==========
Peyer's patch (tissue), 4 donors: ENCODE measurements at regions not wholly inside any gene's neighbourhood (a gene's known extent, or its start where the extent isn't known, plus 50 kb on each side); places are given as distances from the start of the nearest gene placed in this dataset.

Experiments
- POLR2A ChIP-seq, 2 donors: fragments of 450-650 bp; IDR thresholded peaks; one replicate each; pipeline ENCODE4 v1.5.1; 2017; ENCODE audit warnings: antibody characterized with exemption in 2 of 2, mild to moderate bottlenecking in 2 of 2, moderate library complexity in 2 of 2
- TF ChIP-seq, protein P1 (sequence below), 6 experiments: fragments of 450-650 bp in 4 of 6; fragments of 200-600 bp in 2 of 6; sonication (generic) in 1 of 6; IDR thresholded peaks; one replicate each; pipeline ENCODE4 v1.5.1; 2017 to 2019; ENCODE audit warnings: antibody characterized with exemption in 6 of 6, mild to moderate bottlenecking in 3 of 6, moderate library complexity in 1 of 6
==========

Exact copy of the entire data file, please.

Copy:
Peyer's patch (tissue), 4 donors: ENCODE measurements at regions not wholly inside any gene's neighbourhood (a gene's known extent, or its start where the extent isn't known, plus 50 kb on each side); places are given as distances from the start of the nearest gene placed in this dataset.

Experiments
- POLR2A ChIP-seq, 2 donors: fragments of 450-650 bp; IDR thresholded peaks; one replicate each; pipeline ENCODE4 v1.5.1; 2017; ENCODE audit warnings: antibody characterized with exemption in 2 of 2, mild to moderate bottlenecking in 2 of 2, moderate library complexity in 2 of 2
- TF ChIP-seq, protein P1 (sequence below), 6 experiments: fragments of 450-650 bp in 4 of 6; fragments of 200-600 bp in 2 of 6; sonication (generic) in 1 of 6; IDR thresholded peaks; one replicate each; pipeline ENCODE4 v1.5.1; 2017 to 2019; ENCODE audit warnings: antibody characterized with exemption in 6 of 6, mild to moderate bottlenecking in 3 of 6, moderate library complexity in 1 of 6